The cost of a short-term locum doctor contract has increased 50 per cent in a year, according to rural doctors.
- Only around 15 per cent of medicine graduates choose to be GPs, compared to around 50 per cent years ago
- The rural doctors’ president says the Medicare rebate has not kept up with inflation
- Assistant Minister for Regional Health Emma McBride has blamed the former Coalition government for cuts to Medicare
Locum contracts are being offered at $3,500 a day in Launceston, $3,000 a day in Bathurst and Mount Gambier, and $280 an hour in Broken Hill.
Karyn Matterson works locum contracts around the country and so far this year has worked from Clermont in Queensland to Collarenebri and Corowa in New South Wales, and from Tasmania to Palm Island off Townsville.
“Locum doctors, both in the city and in the bush are in high demand,” Dr Matterson said.
“It’s increased exponentially as the general practitioner shortage has become more visible across Australia.”
Dr Matterson saw a connection between the decreasing Medicare rebates for GP appointments in real terms and the increase in the need for locums, as GP clinics around the country struggled to find staff.
“That is putting pressure on emergency departments across Australia because we’re seeing a lot more GP-type presentations in hospitals,” she said.
“The people who are presenting are actually sicker than what we’ve seen in primary health care in the past because they can’t get into doctors.”
‘Problem will get worse’ without reform, says doctor
The Royal Australian College of GPs said the cost of Medicare rebates for most GP appointments had risen by 1.6 per cent.
That’s well short of the most recent inflation figure of 6.1 per cent.
Matt Masel, president of the Rural Doctors Association of Queensland, said it reflected a lack of longer-term planning over time.
Dr Masel is a partner in a GP practice in Goondiwindi, almost 300 kilometers south-west of Brisbane. He said the increasing cost of locums was a sign the health system was not working.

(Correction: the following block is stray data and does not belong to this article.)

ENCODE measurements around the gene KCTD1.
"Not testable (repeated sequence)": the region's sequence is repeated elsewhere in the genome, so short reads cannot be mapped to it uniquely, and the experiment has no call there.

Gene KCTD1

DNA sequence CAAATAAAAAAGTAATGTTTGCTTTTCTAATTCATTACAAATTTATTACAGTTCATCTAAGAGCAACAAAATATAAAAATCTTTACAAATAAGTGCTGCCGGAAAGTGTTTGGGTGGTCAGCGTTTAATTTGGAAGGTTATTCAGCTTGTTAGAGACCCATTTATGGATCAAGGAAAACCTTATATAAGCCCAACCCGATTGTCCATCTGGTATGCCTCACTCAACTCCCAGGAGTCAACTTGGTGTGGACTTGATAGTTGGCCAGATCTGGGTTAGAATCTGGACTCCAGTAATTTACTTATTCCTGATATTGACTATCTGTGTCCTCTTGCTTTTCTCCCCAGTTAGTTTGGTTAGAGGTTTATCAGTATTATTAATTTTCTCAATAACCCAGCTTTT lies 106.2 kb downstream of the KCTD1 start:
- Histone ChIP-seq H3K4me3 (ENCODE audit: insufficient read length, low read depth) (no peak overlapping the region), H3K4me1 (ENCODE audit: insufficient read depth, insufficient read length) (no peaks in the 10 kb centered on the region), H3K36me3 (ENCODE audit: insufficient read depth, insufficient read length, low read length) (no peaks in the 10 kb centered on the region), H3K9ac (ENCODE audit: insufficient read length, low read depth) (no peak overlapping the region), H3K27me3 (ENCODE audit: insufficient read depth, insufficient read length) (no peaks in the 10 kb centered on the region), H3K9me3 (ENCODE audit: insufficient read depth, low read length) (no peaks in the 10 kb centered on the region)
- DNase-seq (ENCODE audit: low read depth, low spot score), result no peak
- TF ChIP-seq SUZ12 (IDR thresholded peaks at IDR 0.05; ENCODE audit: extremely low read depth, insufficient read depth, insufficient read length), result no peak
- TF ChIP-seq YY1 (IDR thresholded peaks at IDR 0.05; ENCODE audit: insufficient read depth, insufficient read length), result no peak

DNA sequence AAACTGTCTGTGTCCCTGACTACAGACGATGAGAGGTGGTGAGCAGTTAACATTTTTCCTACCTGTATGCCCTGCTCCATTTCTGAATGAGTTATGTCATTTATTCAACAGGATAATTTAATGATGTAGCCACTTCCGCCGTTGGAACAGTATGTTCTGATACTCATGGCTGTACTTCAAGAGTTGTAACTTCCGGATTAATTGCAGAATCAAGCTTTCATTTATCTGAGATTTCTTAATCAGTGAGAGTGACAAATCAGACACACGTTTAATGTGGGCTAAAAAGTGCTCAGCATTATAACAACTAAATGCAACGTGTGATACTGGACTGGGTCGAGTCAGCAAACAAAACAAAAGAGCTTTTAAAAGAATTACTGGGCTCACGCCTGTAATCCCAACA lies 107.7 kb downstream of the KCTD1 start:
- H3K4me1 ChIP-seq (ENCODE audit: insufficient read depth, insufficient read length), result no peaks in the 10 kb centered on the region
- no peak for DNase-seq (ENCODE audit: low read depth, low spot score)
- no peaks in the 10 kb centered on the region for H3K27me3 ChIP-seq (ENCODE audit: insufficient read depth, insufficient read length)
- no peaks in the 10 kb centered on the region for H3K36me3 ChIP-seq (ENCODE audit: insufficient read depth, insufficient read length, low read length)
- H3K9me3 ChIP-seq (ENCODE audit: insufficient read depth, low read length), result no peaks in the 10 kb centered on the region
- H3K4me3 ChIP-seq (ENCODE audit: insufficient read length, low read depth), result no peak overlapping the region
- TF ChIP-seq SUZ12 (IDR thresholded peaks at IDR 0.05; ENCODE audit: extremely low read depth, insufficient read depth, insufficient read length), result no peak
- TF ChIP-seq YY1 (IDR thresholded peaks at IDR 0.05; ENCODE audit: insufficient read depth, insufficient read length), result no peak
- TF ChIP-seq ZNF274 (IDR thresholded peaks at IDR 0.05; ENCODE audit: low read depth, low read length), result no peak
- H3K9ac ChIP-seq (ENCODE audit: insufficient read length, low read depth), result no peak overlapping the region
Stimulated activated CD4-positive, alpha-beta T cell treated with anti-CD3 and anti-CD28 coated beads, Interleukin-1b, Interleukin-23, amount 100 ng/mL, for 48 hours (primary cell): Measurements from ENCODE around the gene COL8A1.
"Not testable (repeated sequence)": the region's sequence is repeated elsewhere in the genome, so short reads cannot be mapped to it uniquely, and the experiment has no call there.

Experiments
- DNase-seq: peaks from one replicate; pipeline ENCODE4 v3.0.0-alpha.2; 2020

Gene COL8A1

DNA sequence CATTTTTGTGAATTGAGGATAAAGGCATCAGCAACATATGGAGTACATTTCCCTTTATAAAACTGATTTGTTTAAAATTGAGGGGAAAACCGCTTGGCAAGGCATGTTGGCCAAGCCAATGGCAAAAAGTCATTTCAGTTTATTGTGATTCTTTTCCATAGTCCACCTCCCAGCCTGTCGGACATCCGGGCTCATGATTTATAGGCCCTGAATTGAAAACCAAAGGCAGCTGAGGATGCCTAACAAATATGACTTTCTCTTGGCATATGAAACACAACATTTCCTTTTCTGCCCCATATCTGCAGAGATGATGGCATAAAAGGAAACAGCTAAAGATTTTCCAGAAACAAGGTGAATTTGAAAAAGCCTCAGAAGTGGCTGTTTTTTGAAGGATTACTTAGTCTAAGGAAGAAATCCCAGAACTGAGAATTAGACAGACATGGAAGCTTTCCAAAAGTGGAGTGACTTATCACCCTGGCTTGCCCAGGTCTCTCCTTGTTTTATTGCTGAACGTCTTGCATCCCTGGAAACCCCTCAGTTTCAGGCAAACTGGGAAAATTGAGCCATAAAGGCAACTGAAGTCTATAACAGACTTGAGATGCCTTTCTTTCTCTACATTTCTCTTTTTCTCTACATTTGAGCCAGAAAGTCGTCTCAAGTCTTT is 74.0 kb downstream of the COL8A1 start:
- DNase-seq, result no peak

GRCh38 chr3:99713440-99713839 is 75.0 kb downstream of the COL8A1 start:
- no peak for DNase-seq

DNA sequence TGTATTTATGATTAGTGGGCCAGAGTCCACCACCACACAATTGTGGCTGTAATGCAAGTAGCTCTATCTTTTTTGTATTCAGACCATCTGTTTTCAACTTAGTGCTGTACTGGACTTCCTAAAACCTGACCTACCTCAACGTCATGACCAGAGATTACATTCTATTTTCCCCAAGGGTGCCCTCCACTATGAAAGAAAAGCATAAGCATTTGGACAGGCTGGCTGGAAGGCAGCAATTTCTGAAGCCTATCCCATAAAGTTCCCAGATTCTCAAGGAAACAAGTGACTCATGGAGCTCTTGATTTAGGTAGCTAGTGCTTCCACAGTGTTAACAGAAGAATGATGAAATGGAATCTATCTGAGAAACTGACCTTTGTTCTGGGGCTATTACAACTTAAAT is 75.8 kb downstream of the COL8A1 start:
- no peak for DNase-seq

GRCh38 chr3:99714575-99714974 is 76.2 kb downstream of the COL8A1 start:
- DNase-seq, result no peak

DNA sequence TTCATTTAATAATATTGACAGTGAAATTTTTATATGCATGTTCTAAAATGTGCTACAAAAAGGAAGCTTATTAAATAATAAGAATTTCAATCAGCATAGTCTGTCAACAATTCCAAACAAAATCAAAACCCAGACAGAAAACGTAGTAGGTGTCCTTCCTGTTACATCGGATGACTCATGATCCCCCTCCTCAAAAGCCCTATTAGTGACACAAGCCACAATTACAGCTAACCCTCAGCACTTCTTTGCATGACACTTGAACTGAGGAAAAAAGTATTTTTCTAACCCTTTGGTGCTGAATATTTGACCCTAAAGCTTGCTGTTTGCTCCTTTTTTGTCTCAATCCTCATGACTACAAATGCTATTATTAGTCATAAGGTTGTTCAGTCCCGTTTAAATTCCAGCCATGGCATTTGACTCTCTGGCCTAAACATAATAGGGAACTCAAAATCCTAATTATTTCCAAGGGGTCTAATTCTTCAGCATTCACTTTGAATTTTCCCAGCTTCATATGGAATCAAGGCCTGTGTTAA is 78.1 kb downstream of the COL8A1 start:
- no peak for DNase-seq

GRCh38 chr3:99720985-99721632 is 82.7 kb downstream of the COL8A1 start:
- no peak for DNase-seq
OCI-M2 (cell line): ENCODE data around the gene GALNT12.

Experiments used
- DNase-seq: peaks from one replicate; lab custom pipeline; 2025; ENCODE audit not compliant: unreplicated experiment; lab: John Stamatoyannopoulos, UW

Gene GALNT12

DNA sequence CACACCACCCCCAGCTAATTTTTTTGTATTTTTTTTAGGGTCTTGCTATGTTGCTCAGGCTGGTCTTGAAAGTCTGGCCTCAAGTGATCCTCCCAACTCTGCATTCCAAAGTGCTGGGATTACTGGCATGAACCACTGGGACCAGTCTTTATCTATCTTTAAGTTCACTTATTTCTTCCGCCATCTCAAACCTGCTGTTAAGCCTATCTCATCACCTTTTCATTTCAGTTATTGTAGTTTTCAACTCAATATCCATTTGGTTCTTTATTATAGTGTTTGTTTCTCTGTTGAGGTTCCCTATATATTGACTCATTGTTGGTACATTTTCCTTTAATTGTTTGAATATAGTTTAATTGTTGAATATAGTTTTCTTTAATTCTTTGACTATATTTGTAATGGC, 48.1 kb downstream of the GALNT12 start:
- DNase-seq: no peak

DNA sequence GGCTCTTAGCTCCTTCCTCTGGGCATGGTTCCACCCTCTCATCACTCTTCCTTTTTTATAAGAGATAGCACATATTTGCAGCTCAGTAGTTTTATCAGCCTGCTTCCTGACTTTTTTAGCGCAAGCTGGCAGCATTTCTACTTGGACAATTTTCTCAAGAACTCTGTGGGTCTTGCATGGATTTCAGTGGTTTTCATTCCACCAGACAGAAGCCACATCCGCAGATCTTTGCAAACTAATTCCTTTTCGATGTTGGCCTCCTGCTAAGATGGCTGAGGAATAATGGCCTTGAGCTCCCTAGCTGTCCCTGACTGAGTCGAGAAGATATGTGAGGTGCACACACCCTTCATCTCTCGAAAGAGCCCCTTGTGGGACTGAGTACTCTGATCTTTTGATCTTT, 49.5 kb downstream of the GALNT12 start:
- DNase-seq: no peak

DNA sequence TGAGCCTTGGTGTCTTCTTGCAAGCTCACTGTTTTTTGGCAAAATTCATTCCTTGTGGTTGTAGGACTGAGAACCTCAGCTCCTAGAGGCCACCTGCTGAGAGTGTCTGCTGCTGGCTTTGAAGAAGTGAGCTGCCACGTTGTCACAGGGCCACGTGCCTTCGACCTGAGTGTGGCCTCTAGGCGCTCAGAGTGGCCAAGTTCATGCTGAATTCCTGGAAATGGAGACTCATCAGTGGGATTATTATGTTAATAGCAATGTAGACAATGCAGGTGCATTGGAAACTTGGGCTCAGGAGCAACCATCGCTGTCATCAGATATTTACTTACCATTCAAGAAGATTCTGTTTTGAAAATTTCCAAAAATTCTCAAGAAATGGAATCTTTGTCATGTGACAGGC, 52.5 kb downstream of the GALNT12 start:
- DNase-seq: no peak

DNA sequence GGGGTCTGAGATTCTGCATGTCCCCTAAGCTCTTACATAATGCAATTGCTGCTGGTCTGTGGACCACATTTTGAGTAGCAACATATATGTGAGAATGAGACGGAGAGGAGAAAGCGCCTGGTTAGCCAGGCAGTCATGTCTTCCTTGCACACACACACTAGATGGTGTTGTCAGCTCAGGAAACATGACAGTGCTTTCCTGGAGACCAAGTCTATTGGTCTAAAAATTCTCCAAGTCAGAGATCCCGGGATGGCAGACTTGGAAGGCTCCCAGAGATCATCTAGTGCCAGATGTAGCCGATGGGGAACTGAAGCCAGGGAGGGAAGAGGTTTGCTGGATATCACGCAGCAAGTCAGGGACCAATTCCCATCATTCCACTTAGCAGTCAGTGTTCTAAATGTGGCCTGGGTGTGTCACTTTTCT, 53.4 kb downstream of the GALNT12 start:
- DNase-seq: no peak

“We’re seeing doctors coming out of medical schools where 50 per cent used to choose general practice and only about 15 per cent do now,” he said.
“That means this problem is only going to be worse in a few years’ time unless we really make those choices to go into general practice and rural practice more attractive.”
Dr Masel said the increasing cost of locums would put it out of reach for many GP clinics in the bush.
“Without them, I couldn’t plan to attend my child’s graduation or other family events or just have a break when I really need a break,” he said.
“So locums are really important.”
Most locum contracts are being offered by state-run health services, but Dr Masel said the increased cost would mean less money could be spent elsewhere.
In a statement, Assistant Minister for Regional Health Emma McBride attacked the previous government saying the Coalition cut Medicare in its nine years in power.
Ms McBride said the Albanese government will spend $135 million to create 50 bulk-billing clinics across Australia, which, she argued, would take pressure off hospital emergency departments and help Australians access care when they needed it.
“This will mean practices can recruit GPs from a wider pool of doctors, it will take the pressure off hospital emergency departments, and it will help Australians access the care they need when they need it,” she said.